Sallie Ford finds her way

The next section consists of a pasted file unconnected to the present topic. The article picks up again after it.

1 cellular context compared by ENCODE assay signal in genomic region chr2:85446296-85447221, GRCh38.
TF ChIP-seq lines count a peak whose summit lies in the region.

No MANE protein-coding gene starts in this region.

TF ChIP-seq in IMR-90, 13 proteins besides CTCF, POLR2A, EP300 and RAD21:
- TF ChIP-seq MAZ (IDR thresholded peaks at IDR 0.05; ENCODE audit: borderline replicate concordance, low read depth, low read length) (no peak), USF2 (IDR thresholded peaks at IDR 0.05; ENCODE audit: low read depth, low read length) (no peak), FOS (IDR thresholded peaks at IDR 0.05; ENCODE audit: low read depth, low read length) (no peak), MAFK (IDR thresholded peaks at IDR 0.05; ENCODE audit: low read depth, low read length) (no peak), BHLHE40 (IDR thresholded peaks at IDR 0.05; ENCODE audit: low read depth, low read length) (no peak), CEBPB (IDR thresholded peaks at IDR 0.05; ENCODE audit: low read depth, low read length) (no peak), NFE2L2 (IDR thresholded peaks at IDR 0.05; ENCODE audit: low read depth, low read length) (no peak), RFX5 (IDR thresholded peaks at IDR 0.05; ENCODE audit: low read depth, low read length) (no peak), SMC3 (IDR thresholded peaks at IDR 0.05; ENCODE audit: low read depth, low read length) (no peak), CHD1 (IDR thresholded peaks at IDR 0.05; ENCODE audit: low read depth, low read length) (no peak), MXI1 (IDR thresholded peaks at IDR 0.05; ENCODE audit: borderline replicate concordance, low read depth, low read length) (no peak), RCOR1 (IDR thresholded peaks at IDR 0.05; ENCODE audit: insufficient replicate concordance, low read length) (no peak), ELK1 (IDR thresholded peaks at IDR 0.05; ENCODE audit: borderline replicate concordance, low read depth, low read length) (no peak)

ASPEN – Sallie Ford answers the phone, and her voice is a little girly, a little giggly, lighthearted. Which is what you might expect of a single, artsy 24-year-old who has traveled from Portland, where she lives, to Seattle to meet up with a friend and go see the Black Keys show later that night. But it is definitely not what I expected after listening to “Dirty Radio,” the debut album by her band, Sallie Ford & the Sound Outside. The album, released a year ago, is a blast of hard-hitting, retro-leaning music rooted mostly in jump blues. Ford belts out lines like “I’ve dealt with abuse,” in the song “Cage,” and “I want to suck you up in straw” in “Against the Law,” and the sound and lyrics and song titles like “Poison Milk” and “Nightmares” bring to mind a seedy but happening dance club in 1940s Kansas City. And Ford herself, with her “I ain’t messing around” voice, seems like someone projecting a certain image. When I comment that Ford, over the phone, sounds nothing like the “Dirty Radio” singer, she laughs. And agrees.”God, no, not at all,” said Ford, who brings her four-piece band to Belly Up Aspen Friday for their Aspen debut, opening for the Rhode Island rock band Deer Tick. “A lot of that record I made was how I think old blues sounds, the lo-fi quality, the way they enunciate their words. I was listening to a lot of Ella Fitzgerald, Victoria Spivey, Billie Holiday. When I was singing, it was like my alter-ego doing it.”But that alter-ego is not yet a fixed presence. At 24, Ford sees herself very much as a work still in-progress. The singer on “Dirty Radio” – the sassy, raw-voiced blueswoman – was a suit to try on, and Ford says she has moved past that stage. “Dirty Radio” was recorded some two years ago, and Ford is onto the next thing. Her latest influences include ’60s surf rock and contemporary indie stuff from San Francisco, including Ty Segall and Thee Oh Sees – “real raucous-y kind of rock, garage punk rock,” she said.There was a time recently when Ford & the Sound Outside were spending a lot of time shuttling between tour dates, and Ford wasn’t listening to a lot of music, or at least not absorbing a lot of new sounds. When that stretch ended, Ford found she had a different set of interests.”I’ve been getting into geekier guitar stuff. I’d never cared about guitar sounds, but I got a ’60s Jazzmaster and a bunch of pedals,” said Ford, whose fashion sense, down to the geeky glasses, might be called thrift shop-anti-chic. As for a vocal direction, Ford has been paying close attention to British rocker P.J. Harvey: “That kind of raw, that kind of distortion in her voice. I said I wanted my vocals to be hot – like they’re making a frying sound and distorting. Almost too loud, but it becomes an effect. Learning to be more aggressive with my voice.”••••As a kid, Ford wanted her voice to be anything but aggressive. Raised in an artistic family in Asheville, N.C. – her mother is a musician who plays virtually every instrument and teaches music at an alternative school; her father is a noted puppeteer – Ford’s first musical pursuit was violin. When she sang with her family, she focused on harmonies – something that would blend in with what the others were doing.But her sister was into musical theater, and Ford learned from her the ways of the theater – namely, drawing attention to yourself. “So I did a lot of belting, just throwing your voice in a Broadway, jazz kind of way,” she said. That got her interested in standing out as a singer, and late in her teens, Ford began finding vocalists to mimic.”First, it was just copying things: ‘How can I imitate something else?’ It was joking around with a friend: ‘Can I sound like Cat Power or Billie Holiday or Fiona Apple or Regina Spektor? I was listening to a lot of that girl music,” she said. “When you start doing it, it feels like a joke. But then you see you’re not just imitating, you’re experimenting, manipulating your voice, finding different emotions.”As a 17-year-old, Ford spent two months backpacking around Europe. When she returned to the States, she was looking for something a little more calming. So she relocated, by herself, from the East Coast to the West. “OK, I’ve been around the world for two months. So settling down somewhere by myself – that was a lot less frightening,” she said. “And in Portland there were a lot of young single people around.”Ford did the rounds of open-mike nights, but the singer-songwriter mode that is practically required for such performances didn’t do it for her. “It seemed so clich. I really wanted a band,” she said. Through a friend, she met a drummer, whose first name happened to be Ford: Ford Tyler, who accompanied Sallie on open-mike dates. Tyler brought in guitarist Jeff Munger, and when Tyler Tornfelt, who plays upright bass, was added, the Sound Outside was born.The band’s first release, the 2009 EP “Not An Animal,” earned a following that included the Avett Brothers, who had Sallie Ford & the Sound Outside open a string of shows for them. The band’s first full-length album, “Dirty Radio,” was finished in 2010, but wasn’t released till last May. Ford says the band was, at the time, being pursued by various handlers. “We were really about picking who we would work with,” she said. “It wasn’t just, We want to make it big. We wanted to do it right.”Part of doing it right means not falling into a static creative mode. “It’d be boring. If you have one sound and you’re stuck in it, who’d want to listen to that?” Ford said. But she added that there is a connective tissue that she expects to run through everything she does: “Music inspired by the past. But not directly copying it. Adding something that’s young and energetic and honest.”For a tie to the past, Ford has her voice, its echoing of Ella and Billie. “That kind of music, I think, is the most feminine music ever made,” she said. “I wanted to do that with a mix of something modern.”For the modern touch, Ford tried to look to the lyrics of Tom Waits. “Dirty Radio,” for all its retro sounds, never actually tries to dive completely into the past. There is a reference, for instance, to cell phones and the contemporary emo band Sunny Day Real Estate in “Write a Letter” (a song that expresses regret for things that have been lost in the technological shuffle).”Lyrically, we wanted this darker world – influenced by how Tom Waits writes, but nobody, I think, can be in Tom Waits’ world. That’s his world. I need to write about my own world.”Sallie Ford & the Sound Outside has recorded a second album, which will likely be released in the fall. Listeners who have gotten comfortable with the style on “Dirty Radio,” though, should expect something different. Ford’s influences have jumped forward in time from the ’40s to the ’60s and beyond.”I think the ’60s things are coming out more,” she said. “I want to get more into psychedelic stuff. More kind of punk, more rock ‘n’ roll-based stuff that makes people not able to sit down. A lot of the music I like, only men are part of it. I want to be a woman playing that crazy, powerful music.”firstname.lastname@example.org